All comments should be relevant, even if they were made unrelated to the termination decision. In federal court, comments that the defendant will predictably label as “stray remarks” are still probative as circumstantial evidence of an illegal intent. (See Reeves, supra, at 146.) On the other hand, in California courts, any biased “remark not made directly in the context of an employment decision and uttered by a nondecision maker may be relevant, circumstantial evidence of discrimination.” (Reid v. Google, Inc. (2010) 50 Cal.4th 512, 539.) Moreover, if you find direct evidence, you should survive a motion for summary judgment “even if the evidence is not substantial.” (Godwin, supra, 150 F3d at 1221.)
Tip No. 3 – Get the stats
Another way to prove discrimination in your COVID-related wrongful- termination case is through a statistical analysis of the employees who were laid off and those who were retained. Such evidence may create an inference of a discriminatory intent. (See Diaz v. American Telephone & Telegraph (9th Cir. 1985) 752 F.2d 1356, 1363.) In fact, statistics alone can constitute a prima facie of discrimination if the disparities are substantial. (See Hazelwood School Dist. v. United States (1977) 433 US 299, 307-309.)
Often, the defendant will have had to provide the data necessary to conduct a statistical analysis to comply with WARN laws or with the Older Workers Benefits Protection Act. Regardless, discovery should be conducted to determine exactly who was laid off and who was retained. That information can then be used to determine if a disproportionate number of persons from the relevant protected class were terminated.
Tip No. 4 – Scrutinize the selection criteria
In a legitimate reduction in force, a company establishes objective criteria to determine who to select for termination. Length of employment, education, and performance metrics are all proper criteria for an employer to use. Of course, if the defendant established objective criteria but then deviated from that criteria to include your client in the layoff, that is great evidence of discrimination as it is indicates “improper purposes [were] playing a role” in the termination decision. (Village of Arlington Heights v. Met. Hous. Dev. Corp. (1977) 429 U.S. 252, 267.)
If the defendant did use objective criteria, determine whether the criteria used created a disparate impact on a protected class. For example, an employer financially impacted by the COVID-19 pandemic may use salary for differentiating between employees to include in a layoff. The California Legislature has declared that action discriminatory if doing so “adversely impacts older workers as a group.” (Gov. Code, § 1294.)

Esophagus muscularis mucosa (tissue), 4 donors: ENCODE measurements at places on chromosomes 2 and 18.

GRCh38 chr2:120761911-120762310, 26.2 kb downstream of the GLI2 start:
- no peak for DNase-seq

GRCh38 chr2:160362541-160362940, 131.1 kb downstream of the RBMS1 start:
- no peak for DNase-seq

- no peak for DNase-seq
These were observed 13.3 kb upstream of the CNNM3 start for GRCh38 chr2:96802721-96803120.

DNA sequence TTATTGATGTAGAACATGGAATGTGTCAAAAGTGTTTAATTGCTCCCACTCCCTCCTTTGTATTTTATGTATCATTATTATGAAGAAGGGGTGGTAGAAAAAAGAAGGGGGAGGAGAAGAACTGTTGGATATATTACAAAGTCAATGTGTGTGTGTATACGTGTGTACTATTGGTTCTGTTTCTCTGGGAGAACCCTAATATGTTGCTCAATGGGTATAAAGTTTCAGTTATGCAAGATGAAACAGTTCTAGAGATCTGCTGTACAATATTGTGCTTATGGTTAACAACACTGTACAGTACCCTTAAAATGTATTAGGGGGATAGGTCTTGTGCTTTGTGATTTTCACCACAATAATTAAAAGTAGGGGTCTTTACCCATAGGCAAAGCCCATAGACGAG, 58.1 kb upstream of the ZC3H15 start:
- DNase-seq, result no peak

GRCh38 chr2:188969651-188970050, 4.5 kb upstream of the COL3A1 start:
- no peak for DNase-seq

More often than not, employers use subjective selection criteria to determine who to include in a layoff. Courts appreciate that the use of such criteria is ripe for abuse and “should be viewed with much skepticism.” (Nanty v. Barrow Co. (9th Cir. 1981) 660 F.2d 1327, 1334.) That is because subjective measures like “potential,” “attitude,” or “versatility” can easily be used by employers to cover up their biases. Indeed, use of subjective criteria “provides a convenient pretext for discriminatory practices.” (Ibid.) Thus, where the stated reasons are subjective criticisms of an employee, courts are more likely to find pretext. (Liu v. Amway Corp. (9th Cir. 2003) 347 F.3d 1125, 1136.)
Further, in a situation where subjective criteria was used, make sure you present evidence of your client’s satisfactory job performance and qualifications for the position. Such evidence may indicate your client should not have been selected for termination. It also may be used to prove the termination reason was pretextual. (See Ash v. Tyson Foods, Inc. (2006) 546 U.S. 454, 456-457.)
Even better than when a defendant uses subjective criteria is when a defendant used no criteria at all. When an employer lacks basic documentation to prove its claimed reason for termination, a jury may infer that the reason is pretext. (McGinest v. GTE Service Corp. (9th Cir. 2004) 360 F.3d. 1103, 1123.) Again, pretext can be established by showing “weaknesses, implausibilities, inconsistencies, incoherencies, or contradictions in the employer’s proffered legitimate reasons.” (Hersant v. California Department of Social Services (1997) 57 Cal.App.4th 997, 1005.)
Tip No. 5 – Shifting reasons for the termination
Finally, in litigation, you may notice the defendant adds reasons for why your client was terminated in order to boost its defense. We view this as the employer acknowledging a bad termination decision. You should lean into the defendant “shifting” its reason for termination and argue it is evidence of pretext. “Shifting justifications over time calls the credibility of those justifications into question.” (Cicero v. Borg-Warner Auto., Inc. (6th Cir. 2002) 280 F.3d 579, 592.)
Wage-and-hour issues in four common scenarios caused by the pandemic
In addition to the COVID-19 pandemic being used as an excuse to discriminate or retaliate against employees, the pandemic has also made employees susceptible to being taken advantage of by their employer. Working from home, requiring testing or vaccination, understaffing, and COVID-19-specific work procedures are commonplace among industries where the most vulnerable employees work. Because these scenarios are implemented in conjunction with the pandemic, employees may feel unsure of their rights under wage and hour laws or too insecure about their job security to speak up and demand to be compensated fairly. The following are four common workplace scenarios caused by the pandemic that leave employees vulnerable to abuse by their employer.